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Coming to Japan 2014

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  • Coming to Japan 2014

    Hello all!

    I've been thinking for awhile about going to Japan in 2014, to spend some time to experience the country. I'm not really looking to make a lot of money, I'm aware that teaching jobs don't really pay that much after all living expenses are taken into account. I've been to Japan twice before, and loved it both times.

    I'm looking to stay more long term this time. I have studied Japanese at a level to be able to be conversational, although kanji is pretty bad for me. I have a degree, so I can apply for a working holiday visa to get into Japan. I'm pretty flexible with where I work, although I'd prefer to be placed in Tokyo, Osaka or Nagoya.

    Would it be worth it to take a TESOL course? I'm looking at taking an online course here in Australia - would it help with teaching, getting a job etc or is it a waste of money? Or should I just show up in January and start applying like mad everywhere, which is my current plan?

  • #2
    Originally posted by shinotoko View Post
    Or should I just show up in January and start applying like mad everywhere, which is my current plan?
    Hello.

    This ^. But 2014 is pretty far away.. Japan might not even be here by then, what with all the nukes and korea and china and radiation and 2.5 and earthquakes and volcanos and crap. I Wouldn't worry too much about it, until about late november 2013.

    Originally posted by shinotoko View Post
    although I'd prefer to be placed in Tokyo, Osaka or Nagoya.
    Although why the heck would anyone want to work in Nagoya?? If you had said Tokyo, Osaka and (Yokohama/Chiba/Hiroshima/Okinawa/freaking the middle of the desert Tottori) I wouldn't have been surprised, particularly. But Nagoya??!! Why the hell there? I would personally avoid it like the plague. Other than that...

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    • #3
      What is wrong with Nagoya....?

      Comment


      • #4
        Originally posted by Uncompletist View Post
        What is wrong with Nagoya....?
        Its scary. And smells of Miso. Its like being in Alice in wonderland - outside is completely normal, but then you cross the Aichi-ken line and the whole idea of sensibility of logic is thrown out the window . Walking into Nagoya = like being on drugs. Its like an industrial, drug fuelled, Alice in wonderland inspired nightmare, with a whiff of raw miso-sewage. Yet at the same time, It is incredibly depressing, although, despite all the drugginess of it.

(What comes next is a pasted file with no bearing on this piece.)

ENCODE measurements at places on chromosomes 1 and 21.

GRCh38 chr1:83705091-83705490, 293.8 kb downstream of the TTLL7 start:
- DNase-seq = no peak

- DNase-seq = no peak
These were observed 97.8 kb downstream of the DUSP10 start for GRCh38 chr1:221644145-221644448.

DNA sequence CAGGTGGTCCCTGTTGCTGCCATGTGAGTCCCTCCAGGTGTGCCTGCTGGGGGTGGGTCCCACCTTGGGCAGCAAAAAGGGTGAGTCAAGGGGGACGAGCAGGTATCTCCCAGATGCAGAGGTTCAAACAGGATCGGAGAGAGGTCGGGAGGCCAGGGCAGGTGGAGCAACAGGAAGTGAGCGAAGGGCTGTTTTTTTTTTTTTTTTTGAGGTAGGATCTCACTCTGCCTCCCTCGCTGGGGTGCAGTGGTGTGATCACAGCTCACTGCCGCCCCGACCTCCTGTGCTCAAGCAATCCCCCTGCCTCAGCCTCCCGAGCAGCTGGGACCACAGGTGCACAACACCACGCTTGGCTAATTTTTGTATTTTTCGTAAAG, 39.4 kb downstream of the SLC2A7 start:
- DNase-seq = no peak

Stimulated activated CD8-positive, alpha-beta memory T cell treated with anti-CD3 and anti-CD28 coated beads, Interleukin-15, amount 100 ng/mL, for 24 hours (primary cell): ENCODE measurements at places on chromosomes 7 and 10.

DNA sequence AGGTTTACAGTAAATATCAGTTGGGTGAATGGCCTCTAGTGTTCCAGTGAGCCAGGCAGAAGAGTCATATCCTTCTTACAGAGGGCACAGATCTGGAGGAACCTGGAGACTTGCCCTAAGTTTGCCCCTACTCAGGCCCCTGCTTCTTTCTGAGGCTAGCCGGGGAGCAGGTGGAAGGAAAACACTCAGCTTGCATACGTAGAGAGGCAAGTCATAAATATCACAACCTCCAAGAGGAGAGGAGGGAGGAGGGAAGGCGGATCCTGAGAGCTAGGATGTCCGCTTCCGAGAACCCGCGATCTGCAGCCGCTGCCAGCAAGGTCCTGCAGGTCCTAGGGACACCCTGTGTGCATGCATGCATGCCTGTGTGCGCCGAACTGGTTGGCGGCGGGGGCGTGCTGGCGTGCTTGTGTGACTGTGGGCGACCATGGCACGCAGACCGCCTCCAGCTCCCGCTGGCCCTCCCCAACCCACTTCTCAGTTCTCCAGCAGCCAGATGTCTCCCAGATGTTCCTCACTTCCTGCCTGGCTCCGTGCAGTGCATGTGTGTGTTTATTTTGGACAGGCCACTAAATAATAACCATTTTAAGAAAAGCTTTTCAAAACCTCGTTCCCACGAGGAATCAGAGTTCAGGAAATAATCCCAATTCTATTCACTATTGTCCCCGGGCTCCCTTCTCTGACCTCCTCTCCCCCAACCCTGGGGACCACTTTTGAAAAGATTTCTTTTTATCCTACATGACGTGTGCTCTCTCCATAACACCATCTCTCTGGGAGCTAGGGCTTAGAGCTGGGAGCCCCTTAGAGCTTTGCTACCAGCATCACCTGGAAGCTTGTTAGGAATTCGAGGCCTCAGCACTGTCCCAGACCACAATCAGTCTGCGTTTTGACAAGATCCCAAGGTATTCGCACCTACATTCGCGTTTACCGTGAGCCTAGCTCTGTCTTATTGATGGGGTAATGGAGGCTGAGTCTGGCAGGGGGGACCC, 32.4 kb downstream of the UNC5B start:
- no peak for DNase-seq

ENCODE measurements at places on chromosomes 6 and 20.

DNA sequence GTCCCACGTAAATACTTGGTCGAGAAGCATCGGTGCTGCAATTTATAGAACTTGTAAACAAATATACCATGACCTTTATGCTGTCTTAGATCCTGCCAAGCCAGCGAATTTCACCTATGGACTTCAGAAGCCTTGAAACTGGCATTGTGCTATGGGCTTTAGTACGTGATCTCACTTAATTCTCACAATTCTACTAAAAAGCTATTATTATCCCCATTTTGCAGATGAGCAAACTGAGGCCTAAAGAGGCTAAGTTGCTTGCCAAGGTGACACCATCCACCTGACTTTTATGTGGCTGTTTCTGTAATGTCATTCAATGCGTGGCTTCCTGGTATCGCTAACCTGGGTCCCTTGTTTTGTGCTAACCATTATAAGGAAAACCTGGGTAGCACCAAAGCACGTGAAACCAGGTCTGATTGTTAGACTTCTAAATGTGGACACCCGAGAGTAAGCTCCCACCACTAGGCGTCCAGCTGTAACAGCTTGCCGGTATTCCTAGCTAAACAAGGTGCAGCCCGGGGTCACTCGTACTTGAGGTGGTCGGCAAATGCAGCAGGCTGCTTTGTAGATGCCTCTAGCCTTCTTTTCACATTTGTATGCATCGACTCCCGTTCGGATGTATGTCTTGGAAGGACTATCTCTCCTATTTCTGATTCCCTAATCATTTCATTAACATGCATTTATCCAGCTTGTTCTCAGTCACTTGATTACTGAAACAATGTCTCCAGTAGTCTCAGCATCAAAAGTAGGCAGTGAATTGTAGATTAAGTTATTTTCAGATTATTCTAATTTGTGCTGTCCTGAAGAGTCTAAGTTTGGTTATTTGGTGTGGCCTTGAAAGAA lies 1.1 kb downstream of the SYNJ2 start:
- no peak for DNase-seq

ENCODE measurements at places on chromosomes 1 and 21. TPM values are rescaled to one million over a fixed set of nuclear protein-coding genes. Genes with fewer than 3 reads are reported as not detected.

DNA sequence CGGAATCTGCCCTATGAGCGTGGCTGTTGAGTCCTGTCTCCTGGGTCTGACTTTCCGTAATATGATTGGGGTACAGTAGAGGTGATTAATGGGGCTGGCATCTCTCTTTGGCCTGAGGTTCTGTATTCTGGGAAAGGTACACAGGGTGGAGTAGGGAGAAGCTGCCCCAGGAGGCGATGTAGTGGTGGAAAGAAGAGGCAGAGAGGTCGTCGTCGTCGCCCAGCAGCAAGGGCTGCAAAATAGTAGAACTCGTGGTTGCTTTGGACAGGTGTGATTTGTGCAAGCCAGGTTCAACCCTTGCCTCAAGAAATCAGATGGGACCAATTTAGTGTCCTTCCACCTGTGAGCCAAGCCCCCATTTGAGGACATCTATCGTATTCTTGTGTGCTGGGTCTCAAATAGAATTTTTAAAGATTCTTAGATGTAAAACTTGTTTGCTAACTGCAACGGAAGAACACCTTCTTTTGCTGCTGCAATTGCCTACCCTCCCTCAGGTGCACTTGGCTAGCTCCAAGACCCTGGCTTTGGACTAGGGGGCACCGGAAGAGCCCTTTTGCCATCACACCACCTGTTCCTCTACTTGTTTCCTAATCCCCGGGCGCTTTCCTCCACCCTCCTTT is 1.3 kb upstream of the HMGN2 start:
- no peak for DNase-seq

I've never met a person who Is from Nagoya who was not completely scarily insane. And weird. Their thought process is weird.

        Even the freaking mayor (Who the people of nagoya re-elected??!!) is insane. Even by psycho Hashimotos standards, he's just completely nuts.

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        • #5
          I've got a few contacts in Nagoya through my martial arts school - we have a sister dojo up there and it's also where the grand master lives. I've been there a few times, it didn't seem too bad when I went there, though that said it was always with locals who probably knew where to take the foreigners so we wouldn't see the worst.

          That said, we had an interesting encounter at Kaneyama station one evening - I was with my sensei who is a big Aussie guy with a full beard. This old drunk came up to us and kept complimenting him on his beard and wanting to touch it. When he went to shake my sensei's hand, he noticed that the drunk was missing a finger. He kept following us around and wanting to touch the beard, kiss my sensei's beard and such ... we shook him off and later found him making trouble for a police officer trying to restrain his drunk and disorderly behaviour.

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          • #6
            Originally posted by ume View Post
            Its scary. And smells of Miso. Its like being in Alice in wonderland - outside is completely normal, but then you cross the Aichi-ken line and the whole idea of sensibility of logic is thrown out the window . Walking into Nagoya = like being on drugs. Its like an industrial, drug fuelled, Alice in wonderland inspired nightmare, with a whiff of raw miso-sewage. Yet at the same time, It is incredibly depressing, although, despite all the drugginess of it.

            I've never met a person who Is from Nagoya who was not completely scarily insane. And weird. Their thought process is weird.

            Even the freaking mayor (Who the people of nagoya re-elected??!!) is insane. Even by psycho Hashimotos standards, he's just completely nuts.

            You're nuts for thinking Nagoya is any worse than any other J-city its size.

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            • #7
              Originally posted by Hijinx View Post
              You're nuts for thinking Nagoya is any worse than any other J-city its size.
              I think you could have just placed a full stop after "You're nuts".

              Comment


              • #8
                Originally posted by Shakes Spear View Post
                I think you could have just placed a full stop after "You're nuts".
                ......Agreed.